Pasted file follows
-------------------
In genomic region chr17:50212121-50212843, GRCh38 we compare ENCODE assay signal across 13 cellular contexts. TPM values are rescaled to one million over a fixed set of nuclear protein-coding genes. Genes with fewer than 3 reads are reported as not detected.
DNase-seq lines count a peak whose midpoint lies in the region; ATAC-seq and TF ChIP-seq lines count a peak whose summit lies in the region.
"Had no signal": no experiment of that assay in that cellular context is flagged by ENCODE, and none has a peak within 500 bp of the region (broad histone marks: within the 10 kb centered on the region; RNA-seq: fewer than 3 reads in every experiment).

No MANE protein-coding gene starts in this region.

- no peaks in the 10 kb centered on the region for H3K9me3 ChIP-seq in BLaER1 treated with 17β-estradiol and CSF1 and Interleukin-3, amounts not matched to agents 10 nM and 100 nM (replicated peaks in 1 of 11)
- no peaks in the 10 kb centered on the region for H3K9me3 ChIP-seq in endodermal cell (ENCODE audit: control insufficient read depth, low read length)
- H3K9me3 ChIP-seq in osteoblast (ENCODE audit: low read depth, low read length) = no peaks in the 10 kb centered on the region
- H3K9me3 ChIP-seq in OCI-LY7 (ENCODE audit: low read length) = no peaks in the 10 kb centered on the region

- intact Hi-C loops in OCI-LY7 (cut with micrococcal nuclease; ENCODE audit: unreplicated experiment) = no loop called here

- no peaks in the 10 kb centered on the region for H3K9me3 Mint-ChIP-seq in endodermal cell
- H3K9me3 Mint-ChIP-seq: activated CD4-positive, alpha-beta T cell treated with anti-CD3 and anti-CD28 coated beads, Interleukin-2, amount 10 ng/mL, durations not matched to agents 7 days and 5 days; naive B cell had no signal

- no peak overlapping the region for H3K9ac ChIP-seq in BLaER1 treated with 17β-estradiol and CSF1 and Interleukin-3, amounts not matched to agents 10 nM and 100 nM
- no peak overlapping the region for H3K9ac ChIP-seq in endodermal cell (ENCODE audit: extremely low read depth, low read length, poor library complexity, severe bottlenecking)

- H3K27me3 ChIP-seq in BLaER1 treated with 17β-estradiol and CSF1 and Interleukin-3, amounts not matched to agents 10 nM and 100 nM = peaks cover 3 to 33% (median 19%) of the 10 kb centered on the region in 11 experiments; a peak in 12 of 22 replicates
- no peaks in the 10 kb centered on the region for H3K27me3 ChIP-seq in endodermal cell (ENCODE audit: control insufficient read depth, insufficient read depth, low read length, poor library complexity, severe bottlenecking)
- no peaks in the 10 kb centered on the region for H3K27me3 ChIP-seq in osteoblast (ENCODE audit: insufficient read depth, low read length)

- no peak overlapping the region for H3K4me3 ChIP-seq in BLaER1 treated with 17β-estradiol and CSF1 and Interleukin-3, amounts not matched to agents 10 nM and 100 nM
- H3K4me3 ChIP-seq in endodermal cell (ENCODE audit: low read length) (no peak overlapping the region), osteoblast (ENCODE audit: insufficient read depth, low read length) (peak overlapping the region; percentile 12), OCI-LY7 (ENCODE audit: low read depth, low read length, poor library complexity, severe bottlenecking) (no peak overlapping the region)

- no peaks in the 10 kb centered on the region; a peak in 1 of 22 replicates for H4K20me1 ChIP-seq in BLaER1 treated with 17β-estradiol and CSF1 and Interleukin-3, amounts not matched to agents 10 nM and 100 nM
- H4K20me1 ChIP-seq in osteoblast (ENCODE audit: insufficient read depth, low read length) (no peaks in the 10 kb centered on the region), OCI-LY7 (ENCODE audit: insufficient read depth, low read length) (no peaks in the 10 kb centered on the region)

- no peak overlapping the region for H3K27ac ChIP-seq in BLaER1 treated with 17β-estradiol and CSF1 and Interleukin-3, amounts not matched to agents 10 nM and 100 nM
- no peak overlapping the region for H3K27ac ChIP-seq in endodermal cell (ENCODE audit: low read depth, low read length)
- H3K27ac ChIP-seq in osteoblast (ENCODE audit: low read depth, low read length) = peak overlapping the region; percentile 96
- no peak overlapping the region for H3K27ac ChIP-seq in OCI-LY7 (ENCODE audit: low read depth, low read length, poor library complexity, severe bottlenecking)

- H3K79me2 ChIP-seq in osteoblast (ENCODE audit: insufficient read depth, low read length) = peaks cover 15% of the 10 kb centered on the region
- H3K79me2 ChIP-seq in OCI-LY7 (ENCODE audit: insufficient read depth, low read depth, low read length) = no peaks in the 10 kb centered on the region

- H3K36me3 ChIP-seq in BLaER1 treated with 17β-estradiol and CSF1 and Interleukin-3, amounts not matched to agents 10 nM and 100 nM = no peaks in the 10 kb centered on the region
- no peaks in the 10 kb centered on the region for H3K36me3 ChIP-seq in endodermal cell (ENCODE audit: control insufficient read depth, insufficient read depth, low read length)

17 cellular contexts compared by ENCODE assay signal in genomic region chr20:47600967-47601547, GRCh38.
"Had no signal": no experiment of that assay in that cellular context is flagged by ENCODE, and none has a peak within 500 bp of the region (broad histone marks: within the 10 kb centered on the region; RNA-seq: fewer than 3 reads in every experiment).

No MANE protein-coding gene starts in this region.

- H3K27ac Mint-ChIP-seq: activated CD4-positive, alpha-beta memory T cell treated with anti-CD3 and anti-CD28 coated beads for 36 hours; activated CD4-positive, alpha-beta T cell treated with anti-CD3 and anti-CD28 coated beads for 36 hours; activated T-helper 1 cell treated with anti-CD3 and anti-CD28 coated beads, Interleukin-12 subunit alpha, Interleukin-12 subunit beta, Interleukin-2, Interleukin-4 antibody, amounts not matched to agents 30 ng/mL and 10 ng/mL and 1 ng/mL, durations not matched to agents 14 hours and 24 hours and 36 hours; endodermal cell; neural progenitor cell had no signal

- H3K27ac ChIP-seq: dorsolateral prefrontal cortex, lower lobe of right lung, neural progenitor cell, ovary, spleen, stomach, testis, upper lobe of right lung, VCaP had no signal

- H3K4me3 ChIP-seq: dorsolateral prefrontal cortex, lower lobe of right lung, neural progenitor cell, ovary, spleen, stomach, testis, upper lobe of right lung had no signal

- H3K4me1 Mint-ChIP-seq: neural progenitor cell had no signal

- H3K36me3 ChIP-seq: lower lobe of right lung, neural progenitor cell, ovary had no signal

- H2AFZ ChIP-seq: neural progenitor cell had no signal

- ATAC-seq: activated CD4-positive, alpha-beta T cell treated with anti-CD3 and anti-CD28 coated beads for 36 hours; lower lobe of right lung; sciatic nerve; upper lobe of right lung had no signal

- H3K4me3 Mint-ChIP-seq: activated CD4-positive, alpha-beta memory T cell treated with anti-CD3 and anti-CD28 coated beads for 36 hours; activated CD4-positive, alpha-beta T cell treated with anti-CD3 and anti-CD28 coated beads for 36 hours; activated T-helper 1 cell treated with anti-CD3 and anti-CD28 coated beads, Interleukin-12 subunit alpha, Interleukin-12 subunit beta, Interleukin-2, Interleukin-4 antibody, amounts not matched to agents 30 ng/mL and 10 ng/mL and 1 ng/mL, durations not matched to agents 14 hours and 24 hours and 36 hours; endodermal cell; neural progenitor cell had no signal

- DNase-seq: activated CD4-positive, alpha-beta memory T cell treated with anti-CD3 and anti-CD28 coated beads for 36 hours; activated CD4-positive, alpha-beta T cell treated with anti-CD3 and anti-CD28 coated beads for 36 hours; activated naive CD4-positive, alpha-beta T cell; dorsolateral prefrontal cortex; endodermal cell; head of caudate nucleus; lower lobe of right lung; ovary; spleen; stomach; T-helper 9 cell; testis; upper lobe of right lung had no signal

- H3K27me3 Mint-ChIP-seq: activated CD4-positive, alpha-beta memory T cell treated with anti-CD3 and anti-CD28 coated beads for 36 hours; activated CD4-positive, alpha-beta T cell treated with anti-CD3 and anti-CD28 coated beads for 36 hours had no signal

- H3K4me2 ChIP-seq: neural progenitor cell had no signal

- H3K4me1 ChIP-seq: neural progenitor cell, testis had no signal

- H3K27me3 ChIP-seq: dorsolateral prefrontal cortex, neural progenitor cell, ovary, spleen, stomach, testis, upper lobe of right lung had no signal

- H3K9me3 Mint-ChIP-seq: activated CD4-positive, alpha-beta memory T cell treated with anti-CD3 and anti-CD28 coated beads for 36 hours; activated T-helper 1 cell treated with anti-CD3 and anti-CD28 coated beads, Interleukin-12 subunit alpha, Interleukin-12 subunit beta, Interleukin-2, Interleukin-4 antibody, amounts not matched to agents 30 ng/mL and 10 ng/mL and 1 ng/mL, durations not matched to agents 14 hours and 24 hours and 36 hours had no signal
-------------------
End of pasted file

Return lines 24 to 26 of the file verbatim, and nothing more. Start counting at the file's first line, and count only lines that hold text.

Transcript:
- no peak overlapping the region for H3K27ac ChIP-seq in OCI-LY7 (ENCODE audit: low read depth, low read length, poor library complexity, severe bottlenecking)

- H3K79me2 ChIP-seq in osteoblast (ENCODE audit: insufficient read depth, low read length) = peaks cover 15% of the 10 kb centered on the region
- H3K79me2 ChIP-seq in OCI-LY7 (ENCODE audit: insufficient read depth, low read depth, low read length) = no peaks in the 10 kb centered on the region